2012 California Employment Law Update
2012 California Employment Law Update
Effective January 1, 2012, employers must provide employees, at the time of hire, a notice stating the rate and basis of their wages. The notice must identify: (a) the rates of pay and whether the employee is paid by the hour, shift, day, week, salary, piece, commission, or otherwise, including rates for overtime, as applicable; (b) allowances, if any, claimed as part of the minimum wage, including meal or lodging allowances; (c) the Labor Code compliant regular payday designated by the employer; (d) the name of the employer, including any “doing business as” names used by the employer; (e) the physical address of the employer’s main office or principal place of business, and a mailing address, if different; (f) the employer’s telephone number; (g) the name, address, and telephone number of the employer’s workers’ compensation insurance carrier and (h) “Any other information the Labor Commissioner deems material and necessary.” It also requires an employer to notify each employee in writing of any changes to the information set forth in the notice within seven calendar days of any changes to the above, unless such changes are timely reflected in a wage statement or other writing. For an example of this notice, please see the California Labor Commissioner approved form found here: http://www.dir.ca.gov/dlse/Governor_signs_Wage_Theft_Protection_Act_of_2011.html. We recommend employers confer with legal counsel prior to creating any wage notices of their own.
This law increases the penalties for the willful misclassification of individuals as independent contractors. Under SB 459, employers may be held liable for a civil penalty ranging from $5,000 to $15,000 per misclassification. If a pattern or practice of misclassification is found, the civil penalty is $10,000 to $25,000 per violation. This law also provides that any person who knowingly advises an employer to treat an individual as an independent contractor to avoid employee status for the individual shall be equally liable for any consequences. Employers should consult legal counsel prior to engaining a potential independent contractor.
Effective January 1, 2012, an employer must maintain and pay for coverage, under a group health plan, for an employee who takes leave due to pregnancy, childbirth, or related medical conditions. Pregnancy disability may continue up to a maximum of four months. We recommend employers update their handbooks and policies to reflect this change in the law.
This law prohibits an employer or prospective employer from using a consumer credit-report for employment hiring purposes, unless the position is: (a) a managerial position; (b) one that the law requires obtaining or disclosing information in the report; (c) one that involves regular access to the following: bank/credit card account information, social security number, and date of birth (not including retail sales); (d) one where the employee is or would be a named signatory on the employer’s bank or credit card account, authorized to transfer the employer’s money, or authorized to enter financial contracts for the employer; (e) one that involves access to certain confidential or proprietary information defined by the law; or, (f) one that involves regular access to cash of $10,000 or more of the employer or customer/client during the workday. This law also requires written notice informing the prospective employee of the specific reason for obtaining a credit report, if such report is requested.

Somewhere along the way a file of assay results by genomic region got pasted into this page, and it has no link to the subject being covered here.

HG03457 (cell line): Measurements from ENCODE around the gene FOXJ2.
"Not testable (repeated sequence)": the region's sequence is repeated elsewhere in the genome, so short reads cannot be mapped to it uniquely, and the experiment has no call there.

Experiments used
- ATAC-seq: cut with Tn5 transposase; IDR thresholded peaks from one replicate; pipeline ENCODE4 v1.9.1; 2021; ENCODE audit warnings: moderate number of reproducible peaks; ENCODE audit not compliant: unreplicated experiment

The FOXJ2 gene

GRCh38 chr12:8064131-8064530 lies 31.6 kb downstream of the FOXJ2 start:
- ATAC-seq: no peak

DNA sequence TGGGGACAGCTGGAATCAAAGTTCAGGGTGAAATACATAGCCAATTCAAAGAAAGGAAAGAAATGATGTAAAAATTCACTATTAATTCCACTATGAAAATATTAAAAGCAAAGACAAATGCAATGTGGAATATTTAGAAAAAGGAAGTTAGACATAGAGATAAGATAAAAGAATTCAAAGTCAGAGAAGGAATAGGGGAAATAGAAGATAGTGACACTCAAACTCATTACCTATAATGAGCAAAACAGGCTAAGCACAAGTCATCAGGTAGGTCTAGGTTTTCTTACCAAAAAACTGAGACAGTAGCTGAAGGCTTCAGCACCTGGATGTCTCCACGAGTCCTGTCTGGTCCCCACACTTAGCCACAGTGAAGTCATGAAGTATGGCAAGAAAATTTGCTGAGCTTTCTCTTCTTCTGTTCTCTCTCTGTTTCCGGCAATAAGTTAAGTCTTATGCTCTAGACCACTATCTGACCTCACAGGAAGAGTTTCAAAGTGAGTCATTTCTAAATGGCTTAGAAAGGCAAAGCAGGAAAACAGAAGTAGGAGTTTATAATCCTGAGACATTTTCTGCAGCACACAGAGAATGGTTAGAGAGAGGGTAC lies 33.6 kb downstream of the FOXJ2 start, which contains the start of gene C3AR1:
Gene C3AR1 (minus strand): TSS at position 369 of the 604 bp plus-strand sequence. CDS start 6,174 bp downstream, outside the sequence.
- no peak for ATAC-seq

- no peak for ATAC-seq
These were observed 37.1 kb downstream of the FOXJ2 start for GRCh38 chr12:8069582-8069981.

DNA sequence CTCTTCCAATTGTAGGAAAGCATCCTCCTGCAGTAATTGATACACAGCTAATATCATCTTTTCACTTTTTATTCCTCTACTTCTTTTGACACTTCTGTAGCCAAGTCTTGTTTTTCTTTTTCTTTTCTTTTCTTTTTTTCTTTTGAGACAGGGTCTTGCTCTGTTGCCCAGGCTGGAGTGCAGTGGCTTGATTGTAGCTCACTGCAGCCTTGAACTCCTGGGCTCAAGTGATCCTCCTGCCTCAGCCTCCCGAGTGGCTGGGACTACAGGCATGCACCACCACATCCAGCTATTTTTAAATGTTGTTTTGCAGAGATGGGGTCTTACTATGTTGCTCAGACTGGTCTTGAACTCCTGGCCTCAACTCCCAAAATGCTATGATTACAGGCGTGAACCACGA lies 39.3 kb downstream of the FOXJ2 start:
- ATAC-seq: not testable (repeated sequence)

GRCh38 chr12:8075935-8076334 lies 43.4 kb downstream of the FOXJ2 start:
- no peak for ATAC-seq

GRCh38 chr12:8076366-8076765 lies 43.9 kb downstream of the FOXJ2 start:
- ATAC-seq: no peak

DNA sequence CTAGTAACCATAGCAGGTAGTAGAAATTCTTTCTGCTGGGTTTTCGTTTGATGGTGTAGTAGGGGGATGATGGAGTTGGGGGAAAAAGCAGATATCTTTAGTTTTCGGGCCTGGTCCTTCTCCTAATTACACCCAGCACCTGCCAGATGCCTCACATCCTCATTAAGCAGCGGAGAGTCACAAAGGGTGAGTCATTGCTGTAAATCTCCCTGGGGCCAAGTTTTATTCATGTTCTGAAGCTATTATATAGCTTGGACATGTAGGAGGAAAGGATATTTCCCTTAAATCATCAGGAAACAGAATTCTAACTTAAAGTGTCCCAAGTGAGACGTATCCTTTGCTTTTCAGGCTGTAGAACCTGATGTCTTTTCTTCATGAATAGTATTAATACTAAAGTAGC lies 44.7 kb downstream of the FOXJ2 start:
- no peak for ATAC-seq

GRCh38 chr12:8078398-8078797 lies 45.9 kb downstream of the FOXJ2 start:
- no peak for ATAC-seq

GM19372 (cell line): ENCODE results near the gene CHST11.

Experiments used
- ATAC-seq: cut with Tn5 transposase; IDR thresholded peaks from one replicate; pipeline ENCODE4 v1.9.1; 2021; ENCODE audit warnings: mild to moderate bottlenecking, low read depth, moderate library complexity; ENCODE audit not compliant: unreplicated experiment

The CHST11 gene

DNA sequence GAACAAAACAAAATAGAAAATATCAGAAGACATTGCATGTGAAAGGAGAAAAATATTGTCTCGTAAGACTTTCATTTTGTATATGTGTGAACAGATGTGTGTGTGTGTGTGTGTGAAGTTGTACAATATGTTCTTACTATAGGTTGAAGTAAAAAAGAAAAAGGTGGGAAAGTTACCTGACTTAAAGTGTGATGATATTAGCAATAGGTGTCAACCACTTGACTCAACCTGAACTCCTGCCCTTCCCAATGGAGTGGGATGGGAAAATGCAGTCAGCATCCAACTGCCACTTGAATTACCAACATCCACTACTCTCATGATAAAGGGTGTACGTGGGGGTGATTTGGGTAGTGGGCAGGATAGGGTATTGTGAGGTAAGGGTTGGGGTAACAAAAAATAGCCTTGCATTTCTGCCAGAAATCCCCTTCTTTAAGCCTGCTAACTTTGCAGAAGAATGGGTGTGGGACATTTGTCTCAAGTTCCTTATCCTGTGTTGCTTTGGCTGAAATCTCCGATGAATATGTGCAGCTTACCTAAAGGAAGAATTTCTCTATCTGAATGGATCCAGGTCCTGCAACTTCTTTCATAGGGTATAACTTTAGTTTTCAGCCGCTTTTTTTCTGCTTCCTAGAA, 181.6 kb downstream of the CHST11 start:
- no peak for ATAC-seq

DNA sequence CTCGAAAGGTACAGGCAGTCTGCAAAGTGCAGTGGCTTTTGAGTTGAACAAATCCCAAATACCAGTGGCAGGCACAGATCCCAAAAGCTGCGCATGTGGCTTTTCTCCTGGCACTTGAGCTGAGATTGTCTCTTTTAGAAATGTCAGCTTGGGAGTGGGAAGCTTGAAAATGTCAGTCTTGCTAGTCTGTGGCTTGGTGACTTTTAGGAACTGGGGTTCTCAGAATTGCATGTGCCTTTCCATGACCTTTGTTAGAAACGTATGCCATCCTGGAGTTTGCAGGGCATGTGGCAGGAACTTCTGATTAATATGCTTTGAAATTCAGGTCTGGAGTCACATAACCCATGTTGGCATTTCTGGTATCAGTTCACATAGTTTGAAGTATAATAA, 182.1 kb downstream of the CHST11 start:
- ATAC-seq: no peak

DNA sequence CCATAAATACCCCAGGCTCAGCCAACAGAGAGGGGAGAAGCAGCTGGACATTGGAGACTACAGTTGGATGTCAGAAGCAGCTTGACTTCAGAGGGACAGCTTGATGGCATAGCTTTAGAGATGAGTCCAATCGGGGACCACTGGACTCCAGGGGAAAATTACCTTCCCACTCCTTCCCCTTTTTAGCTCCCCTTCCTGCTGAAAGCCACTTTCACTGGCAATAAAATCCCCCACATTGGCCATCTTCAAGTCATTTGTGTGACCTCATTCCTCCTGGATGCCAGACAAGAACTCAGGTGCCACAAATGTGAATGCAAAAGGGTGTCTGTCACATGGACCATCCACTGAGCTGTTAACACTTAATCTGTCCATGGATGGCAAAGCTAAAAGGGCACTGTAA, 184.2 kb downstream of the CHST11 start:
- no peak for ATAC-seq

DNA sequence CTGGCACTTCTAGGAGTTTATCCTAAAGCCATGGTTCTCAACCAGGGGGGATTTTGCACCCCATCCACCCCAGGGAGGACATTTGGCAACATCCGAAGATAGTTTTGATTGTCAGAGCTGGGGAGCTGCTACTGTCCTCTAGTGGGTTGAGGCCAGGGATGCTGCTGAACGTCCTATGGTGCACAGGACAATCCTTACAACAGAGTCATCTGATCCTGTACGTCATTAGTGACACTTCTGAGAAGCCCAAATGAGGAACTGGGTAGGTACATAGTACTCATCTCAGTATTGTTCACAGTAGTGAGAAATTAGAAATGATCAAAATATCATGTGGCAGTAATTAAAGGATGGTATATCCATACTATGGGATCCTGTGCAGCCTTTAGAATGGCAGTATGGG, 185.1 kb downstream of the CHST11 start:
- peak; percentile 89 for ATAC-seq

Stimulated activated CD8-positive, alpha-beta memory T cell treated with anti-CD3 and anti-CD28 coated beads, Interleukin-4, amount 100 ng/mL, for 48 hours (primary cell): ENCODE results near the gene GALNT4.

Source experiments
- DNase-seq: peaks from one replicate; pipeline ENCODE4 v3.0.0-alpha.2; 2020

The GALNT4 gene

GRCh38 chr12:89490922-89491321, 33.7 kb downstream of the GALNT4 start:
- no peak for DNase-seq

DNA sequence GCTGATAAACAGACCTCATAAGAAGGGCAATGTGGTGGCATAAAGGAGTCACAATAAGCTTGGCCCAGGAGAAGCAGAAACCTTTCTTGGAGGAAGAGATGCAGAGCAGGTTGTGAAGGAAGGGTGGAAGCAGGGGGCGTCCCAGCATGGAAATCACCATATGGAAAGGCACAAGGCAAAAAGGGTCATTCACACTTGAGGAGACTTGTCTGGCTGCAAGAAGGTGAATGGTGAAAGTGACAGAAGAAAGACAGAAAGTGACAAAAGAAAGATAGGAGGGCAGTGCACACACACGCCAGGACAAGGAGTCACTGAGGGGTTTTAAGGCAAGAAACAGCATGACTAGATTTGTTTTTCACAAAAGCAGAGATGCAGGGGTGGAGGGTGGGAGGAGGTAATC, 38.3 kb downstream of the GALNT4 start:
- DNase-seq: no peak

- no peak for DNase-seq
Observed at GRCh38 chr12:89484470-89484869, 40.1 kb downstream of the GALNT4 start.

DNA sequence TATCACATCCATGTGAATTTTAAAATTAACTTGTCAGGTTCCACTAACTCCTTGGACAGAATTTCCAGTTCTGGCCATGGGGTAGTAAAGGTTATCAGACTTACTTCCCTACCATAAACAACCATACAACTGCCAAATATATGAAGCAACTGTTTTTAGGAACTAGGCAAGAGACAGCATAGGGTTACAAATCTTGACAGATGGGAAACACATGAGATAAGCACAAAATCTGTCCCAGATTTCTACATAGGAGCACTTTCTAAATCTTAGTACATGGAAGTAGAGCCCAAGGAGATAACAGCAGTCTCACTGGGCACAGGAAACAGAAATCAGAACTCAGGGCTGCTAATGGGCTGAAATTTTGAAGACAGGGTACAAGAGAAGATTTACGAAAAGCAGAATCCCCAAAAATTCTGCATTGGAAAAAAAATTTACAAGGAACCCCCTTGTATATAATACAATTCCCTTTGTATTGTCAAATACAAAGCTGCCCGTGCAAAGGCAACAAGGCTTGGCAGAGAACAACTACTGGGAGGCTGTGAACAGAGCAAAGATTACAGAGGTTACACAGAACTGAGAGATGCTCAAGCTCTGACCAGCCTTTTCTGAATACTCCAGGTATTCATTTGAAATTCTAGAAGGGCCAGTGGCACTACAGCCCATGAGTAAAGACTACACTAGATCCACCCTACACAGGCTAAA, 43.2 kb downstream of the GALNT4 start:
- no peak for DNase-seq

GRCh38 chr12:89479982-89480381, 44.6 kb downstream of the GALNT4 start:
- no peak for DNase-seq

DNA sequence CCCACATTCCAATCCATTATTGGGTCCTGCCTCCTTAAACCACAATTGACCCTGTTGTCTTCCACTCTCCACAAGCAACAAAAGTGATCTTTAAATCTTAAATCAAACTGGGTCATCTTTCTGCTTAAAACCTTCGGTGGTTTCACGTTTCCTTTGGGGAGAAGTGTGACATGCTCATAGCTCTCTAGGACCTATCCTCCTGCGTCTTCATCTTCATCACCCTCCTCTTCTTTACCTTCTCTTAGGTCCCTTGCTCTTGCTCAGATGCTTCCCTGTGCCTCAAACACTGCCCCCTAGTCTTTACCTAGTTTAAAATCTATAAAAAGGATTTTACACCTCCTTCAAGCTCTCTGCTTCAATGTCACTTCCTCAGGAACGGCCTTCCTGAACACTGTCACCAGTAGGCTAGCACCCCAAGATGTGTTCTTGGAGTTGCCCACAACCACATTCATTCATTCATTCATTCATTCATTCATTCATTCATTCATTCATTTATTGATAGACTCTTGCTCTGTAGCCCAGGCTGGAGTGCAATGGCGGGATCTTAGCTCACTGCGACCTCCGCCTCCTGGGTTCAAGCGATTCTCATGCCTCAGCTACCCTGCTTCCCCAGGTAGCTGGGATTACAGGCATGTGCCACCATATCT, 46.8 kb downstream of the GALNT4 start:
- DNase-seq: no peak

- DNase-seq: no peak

Effective January 1, 2013, employee commission arrangements must be in writing and specify the method by which the commission is calculated and paid. The employer and employee must sign the agreement. Please not that short-term productivity bonuses paid to retail clerks, profit sharing plans (unless based on a fixed percentage of sales or profits) do not constitute commission plans under this law. While this law will not take effect until the next year, we suggest employers draft written plans for all commissioned employees if they haven’t already done so.
* *The information provided in this email is meant to assist in a general understanding of current law. It is not legal advice and should not be construed as such. Companies or individuals with specific questions should seek the advice of legal counsel.* *